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PHIL HARDWICK — A Q & A with Airbnb


Led by Airbnb, the online lodging rental community has grown exponentially during the past 10 years. Estimates range from $100 billion to $170 billion in global sales. If you are wondering if Airbnb, Homeaway or one of the other online lodging providers might work for you as a traveler or as an owner, check out the information below. Most of the comments will relate to Airbnb because my wife and I have used it most often.

Over the past decade, we have stayed in over a dozen online lodging rental facilities in 10 European countries, Canada and the United States. Overall, our experiences have been extremely positive. I have a trip coming up in the near future to Chattanooga, Tennessee, and have already booked my two-bedroom Airbnb apartment at half the price of a room at a name-brand hotel two blocks away. Herein is some information about our experiences in question and answer format.

QUESTION: How do online lodging rental systems operate?

ANSWER: Although the property owner provides the lodging, it is the connector such as Airbnb, Homeaway or similar companies that make it all work. A traveler goes online to one of the sites, picks out a destination, a property, submits an inquiry, and when accepted makes a partial payment to the online company. The owner of the property and the traveler then communicate directly with each other about the details of the visit.

Q: Why Airbnb instead of hotels?

A: The number one reason is cost. There are also typically more amenities and space in the rented property. Direct communication with owners (who want to please and get good reviews) is often cited as a better experience than with booking with a hotel. Often, the properties are nicer than a hotel room. Lots of owner through goodies, such as snacks and a bottle of wine.

Q: Do you usually rent a house, an apartment or just a room?

A: It depends on the situation, but all of our rentals have been an entire place, either an apartment or a house. In urban areas, apartments tend to suit us because they are closer to places we want to visit and are closer to public transportation. In Europe, we almost always use public transportation, such as the subway, rail or bus. So much cheaper.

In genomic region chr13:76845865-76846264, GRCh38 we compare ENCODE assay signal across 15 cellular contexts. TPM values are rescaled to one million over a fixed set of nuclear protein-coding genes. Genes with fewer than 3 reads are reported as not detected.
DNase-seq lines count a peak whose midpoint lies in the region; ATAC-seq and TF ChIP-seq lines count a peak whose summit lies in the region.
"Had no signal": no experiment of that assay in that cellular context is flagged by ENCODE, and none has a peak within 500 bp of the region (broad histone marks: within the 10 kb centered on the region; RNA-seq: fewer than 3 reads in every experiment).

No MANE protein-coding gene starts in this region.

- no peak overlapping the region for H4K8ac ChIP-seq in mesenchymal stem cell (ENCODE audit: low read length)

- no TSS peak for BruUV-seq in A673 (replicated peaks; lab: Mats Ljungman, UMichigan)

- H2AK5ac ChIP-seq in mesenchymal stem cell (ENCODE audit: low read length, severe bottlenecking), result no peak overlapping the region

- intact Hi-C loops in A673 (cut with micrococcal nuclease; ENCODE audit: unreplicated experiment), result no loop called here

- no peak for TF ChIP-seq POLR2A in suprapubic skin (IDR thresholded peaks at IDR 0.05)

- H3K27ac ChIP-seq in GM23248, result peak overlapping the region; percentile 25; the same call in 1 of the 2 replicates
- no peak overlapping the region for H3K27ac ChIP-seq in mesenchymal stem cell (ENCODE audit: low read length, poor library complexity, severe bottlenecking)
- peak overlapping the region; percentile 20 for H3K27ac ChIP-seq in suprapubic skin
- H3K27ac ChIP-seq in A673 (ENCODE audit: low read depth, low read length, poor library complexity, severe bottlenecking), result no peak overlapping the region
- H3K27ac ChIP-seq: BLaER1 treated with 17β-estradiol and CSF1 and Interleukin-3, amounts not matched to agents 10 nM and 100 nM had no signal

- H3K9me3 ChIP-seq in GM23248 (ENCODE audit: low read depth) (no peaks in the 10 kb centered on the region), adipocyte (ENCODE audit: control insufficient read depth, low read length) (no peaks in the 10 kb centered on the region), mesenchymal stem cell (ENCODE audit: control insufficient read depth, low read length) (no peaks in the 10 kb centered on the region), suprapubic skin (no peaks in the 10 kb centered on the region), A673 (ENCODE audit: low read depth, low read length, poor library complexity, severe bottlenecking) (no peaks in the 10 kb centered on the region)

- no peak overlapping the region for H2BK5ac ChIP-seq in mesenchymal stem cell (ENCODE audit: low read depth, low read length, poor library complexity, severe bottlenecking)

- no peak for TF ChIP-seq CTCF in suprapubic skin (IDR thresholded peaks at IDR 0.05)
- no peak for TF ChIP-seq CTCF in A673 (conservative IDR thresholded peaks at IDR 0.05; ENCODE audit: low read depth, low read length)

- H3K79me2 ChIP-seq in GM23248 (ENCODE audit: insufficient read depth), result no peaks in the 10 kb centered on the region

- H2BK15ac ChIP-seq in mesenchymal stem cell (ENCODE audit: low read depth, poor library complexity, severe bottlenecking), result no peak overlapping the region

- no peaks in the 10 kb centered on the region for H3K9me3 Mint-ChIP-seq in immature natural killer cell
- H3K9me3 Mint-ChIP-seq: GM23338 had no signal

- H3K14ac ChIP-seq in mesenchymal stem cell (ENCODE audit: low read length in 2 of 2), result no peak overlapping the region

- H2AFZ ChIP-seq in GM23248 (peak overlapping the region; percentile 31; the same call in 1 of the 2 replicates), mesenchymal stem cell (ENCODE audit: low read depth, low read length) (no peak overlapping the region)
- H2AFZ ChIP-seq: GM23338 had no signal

We rent an entire house when other family members are going to be sharing our trip. Each year we have a family trip to Santa Rosa Beach, Florida, and have rented the same house more than once. Incidentally, it was through Vacation Rentals by Owner (VRBO), which is now part of the Homeaway family of owner lodging rental sites.

Q: What’s the difference between Airbnb and HomeAway?

A: Airbnb leans toward offering an entire place, private room, shared room and even special accommodations such as treehouses and igloos. VRBO is more geared to an entire house or place, usually in a vacation area.

Q: What is Couchsurfing?

A: As the name implies, it is sharing geared to have someone stay in your home. Your guest(s) can literally sleep on the couch if that’s what you offer. Naturally, prices are substantially cheaper. Lots of young people travel that way internationally. According to its website, there are 400,000 hosts and 4 million surfers in any given year.

Q: Is Couchsurfing safe?

A: According to its website, “Member safety is our top priority, and our Trust and Safety team is here to help. Give feedback on Couchsurfers you’ve interacted with, and we’ll use it to make Couchsurfing better.”

Q: What was your best owner lodging experience?

A: In the United States, it was a house a few blocks from downtown Bentonville, Arkansas. The owner contacted us by text before, during and after the rental to make certain everything was OK. She provided clear information about the activities in the area, especially our visit to the Crystal Village Museum of American Art (highly recommended). In Europe, it was a third floor condo overlooking the harbor in Barcelona, Spain.

Q: What was your worst experience?

A: A very nice apartment in Venice happened to be in a building where the smell of lots of curry cooking went on. We spent as little time in the apartment as possible. In the U.S. we had a not so desirable experience in a mountain cabin because of an owner who lived a thousand miles away and did not believe we were about to run out of bathroom tissue. He told me to look in a certain cabinet. I did so. It was empty. I sent a photo. He said I was mistaken because the cleaning company told him they had left plenty of supplies. Grrr.

Q: What should a traveler watch out for when renting through one of these companies?

A: Once a property has been selected, read though the reviews. If there are less than five reviews, it is an indication that the property is new to the system. The property may be great, but it really hasn’t been vetted by travelers. Be wary of the reviews if they are short and general, such as “Owner was a great host. We’ll be back.” Look for detailed reviews that make it obvious that the reviewer actually stayed in the property.

Next, look at the total price. For example, that studio apartment “minutes from Times Square” for $40 per night that I just looked at turned into $161 for one night. How did that happen? Well, the $40 was the lowest price on a certain date, but when I entered another certain date it turned into $69 for that date, PLUS a Cleaning fee of $60, a service fee of $17, and Occupancy taxes and fees $15.

For more information, please check out the AirBNB.com HomeAway.com and couchsurfing.com websites. Also, an excellent source of more detailed financial information is at the investopedia.com website. If you would like more specific information about any of the properties or trips mentioned, please feel free to send me an email.

» PHIL HARDWICK is a regular Mississippi Business Journal columnist. His email is phil@philhardwick.com.


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